Cablevision shareholders withdraw suits over Altice purchase

A pair of lawsuits filed by Cablevision (NYSE: CVC) shareholders over the company's pending acquisition by Altice have been withdrawn. 

FierceCable obtained notices of proposed voluntary dismissal for the two suits, filed by Wilmington, Delaware law firm Ridgrodsky & Long on behalf of plaintiffs James Gould and Arnold Wandel. 

Calls to the attorney representing these plaintiffs, Brian Long, by FierceCable were not immediately returned. 

"Both of these cases were thoroughly without merit," read a Cablevision statement.

As for why the suit has been withdrawn, that remains a mystery. The order for dismissal clearly states that no settlement has been reached. 

"Because this dismissal is without prejudice as to the claims of the putative class, and plaintiff represents that no compensation in any form has been passed directly or indirectly from any of the defendants to plaintiff or plaintiff's counsel and no promise to give any such compensation has been made, notice to the putative class is unnecessary," the filing, dated Dec. 9, said. 

In September, Cablevision downplayed the lawsuits filed against it in a Delaware federal court, which was looking to stop the $17.7 million takeover of the company by European telecom magnet Altice NV.

Gould said in his complaint that even though the deal, valued at $34.90 a share, values Cablevision at a 22 percent premium, it sells the MSO shorts on the synergistic benefits it provides Altice as it seeks to establish a presence in the U.S. cable business.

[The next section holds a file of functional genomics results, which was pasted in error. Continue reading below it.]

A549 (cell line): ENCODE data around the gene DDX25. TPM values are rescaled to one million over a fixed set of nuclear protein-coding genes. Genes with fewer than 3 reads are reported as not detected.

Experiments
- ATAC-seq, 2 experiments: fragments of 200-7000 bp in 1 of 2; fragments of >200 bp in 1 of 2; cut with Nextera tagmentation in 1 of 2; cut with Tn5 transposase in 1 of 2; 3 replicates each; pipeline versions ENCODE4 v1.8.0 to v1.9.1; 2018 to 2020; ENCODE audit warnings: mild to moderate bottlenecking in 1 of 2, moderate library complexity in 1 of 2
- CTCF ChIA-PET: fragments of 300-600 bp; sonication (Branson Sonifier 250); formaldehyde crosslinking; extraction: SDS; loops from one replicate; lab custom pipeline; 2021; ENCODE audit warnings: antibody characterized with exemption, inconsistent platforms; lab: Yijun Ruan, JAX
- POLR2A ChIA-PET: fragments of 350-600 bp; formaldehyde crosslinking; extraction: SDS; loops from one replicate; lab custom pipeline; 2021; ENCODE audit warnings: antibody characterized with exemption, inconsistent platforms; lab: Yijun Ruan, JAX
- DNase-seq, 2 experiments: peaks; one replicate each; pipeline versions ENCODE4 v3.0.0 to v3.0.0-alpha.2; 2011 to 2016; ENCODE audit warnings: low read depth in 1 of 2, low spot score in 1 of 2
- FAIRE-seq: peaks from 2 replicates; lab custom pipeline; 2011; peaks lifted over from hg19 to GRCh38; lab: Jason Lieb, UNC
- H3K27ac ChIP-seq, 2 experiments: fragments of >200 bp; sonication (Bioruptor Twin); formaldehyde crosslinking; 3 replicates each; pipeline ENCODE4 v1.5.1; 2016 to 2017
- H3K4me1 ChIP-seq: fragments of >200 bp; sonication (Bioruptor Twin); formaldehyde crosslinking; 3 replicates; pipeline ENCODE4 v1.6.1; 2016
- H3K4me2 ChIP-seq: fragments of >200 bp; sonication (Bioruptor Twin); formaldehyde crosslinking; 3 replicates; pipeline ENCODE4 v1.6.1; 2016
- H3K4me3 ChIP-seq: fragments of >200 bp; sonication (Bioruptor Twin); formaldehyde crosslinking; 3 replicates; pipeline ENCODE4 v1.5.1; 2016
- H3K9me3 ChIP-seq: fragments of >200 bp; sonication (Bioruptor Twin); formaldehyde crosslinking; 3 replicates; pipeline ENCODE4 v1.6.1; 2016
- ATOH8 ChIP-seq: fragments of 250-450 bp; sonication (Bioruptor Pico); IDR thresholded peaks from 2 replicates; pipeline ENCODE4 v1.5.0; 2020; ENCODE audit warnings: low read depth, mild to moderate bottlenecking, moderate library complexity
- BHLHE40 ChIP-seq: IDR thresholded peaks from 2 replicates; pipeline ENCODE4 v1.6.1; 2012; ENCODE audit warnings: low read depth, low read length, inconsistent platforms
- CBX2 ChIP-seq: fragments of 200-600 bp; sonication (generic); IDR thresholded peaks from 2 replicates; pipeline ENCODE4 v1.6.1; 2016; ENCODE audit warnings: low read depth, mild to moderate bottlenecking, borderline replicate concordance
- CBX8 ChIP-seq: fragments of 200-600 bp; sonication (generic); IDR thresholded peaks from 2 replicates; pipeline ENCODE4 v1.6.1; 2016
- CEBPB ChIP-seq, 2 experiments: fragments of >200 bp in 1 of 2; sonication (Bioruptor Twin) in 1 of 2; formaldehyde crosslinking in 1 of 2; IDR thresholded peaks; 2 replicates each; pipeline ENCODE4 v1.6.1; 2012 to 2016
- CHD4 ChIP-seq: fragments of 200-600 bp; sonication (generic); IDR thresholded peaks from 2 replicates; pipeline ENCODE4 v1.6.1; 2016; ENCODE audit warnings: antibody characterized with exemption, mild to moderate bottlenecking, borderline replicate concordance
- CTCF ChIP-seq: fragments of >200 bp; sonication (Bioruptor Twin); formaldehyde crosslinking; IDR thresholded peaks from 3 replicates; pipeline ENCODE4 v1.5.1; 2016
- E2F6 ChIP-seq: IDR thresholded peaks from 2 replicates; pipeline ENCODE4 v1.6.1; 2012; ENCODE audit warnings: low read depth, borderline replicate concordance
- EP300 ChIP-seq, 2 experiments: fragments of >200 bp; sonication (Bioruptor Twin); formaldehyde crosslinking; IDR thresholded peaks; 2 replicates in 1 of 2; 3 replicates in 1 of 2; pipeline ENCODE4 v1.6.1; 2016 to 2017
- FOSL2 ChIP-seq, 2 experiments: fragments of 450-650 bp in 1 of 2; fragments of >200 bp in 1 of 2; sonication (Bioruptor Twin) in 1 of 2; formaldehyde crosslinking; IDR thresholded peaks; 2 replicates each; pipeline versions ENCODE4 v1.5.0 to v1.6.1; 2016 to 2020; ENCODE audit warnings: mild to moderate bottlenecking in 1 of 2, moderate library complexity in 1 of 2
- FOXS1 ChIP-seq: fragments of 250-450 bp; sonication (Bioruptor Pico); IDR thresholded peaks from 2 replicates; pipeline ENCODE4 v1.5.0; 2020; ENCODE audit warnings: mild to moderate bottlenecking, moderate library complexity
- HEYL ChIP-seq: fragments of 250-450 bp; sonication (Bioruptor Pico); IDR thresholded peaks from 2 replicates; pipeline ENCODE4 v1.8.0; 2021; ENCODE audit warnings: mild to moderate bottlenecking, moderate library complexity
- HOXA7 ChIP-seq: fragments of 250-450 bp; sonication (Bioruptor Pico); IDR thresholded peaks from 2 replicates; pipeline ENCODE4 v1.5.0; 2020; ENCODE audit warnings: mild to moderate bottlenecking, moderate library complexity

On Sept. 17, the day the deal was announced, San Diego's Robbins Arroyo LLP announced that it would be among a number of law firms "investigating" the deal for potential holes.

"As an initial matter, the $34.90 merger consideration represents a premium of only 22.3 percent based on Cablevision's closing price on September 16, 2015," a Robbins Arroyo statement said. "This premium is significantly below the average one-day premium of nearly 28.2 percent for comparable transactions within the past three years."

For their part, a number of media analysts would stridently disagree that $34.90 a share was too little to pay for Cablevision. In April, the company's stock was trading at less than $19 per share before rumors that Altice might buy the company sent its stock price on a steep incline. It was trading at more than $33 a share by late September.

Related articles:
CWA opposes Altice's Cablevision deal, says it will downsize and outsource
Altice wants to bring FTTP to NYC to appease regulators, report says
Cablevision loses 33K video customers in Q3, gains only 3K broadband subs
Cablevision says shareholder suit contesting Altice takeover is 'completely without merit'

Suggested Articles

AT&T TV Now – formerly DirecTV Now – is raising prices for its streaming television service for the second time this year.

For now, it looks like Netflix and everyone else still have space to grow.

Flex, which Comcast recently made free for its subscribers, is a lot like X1 but not centered on Comcast’s linear video product.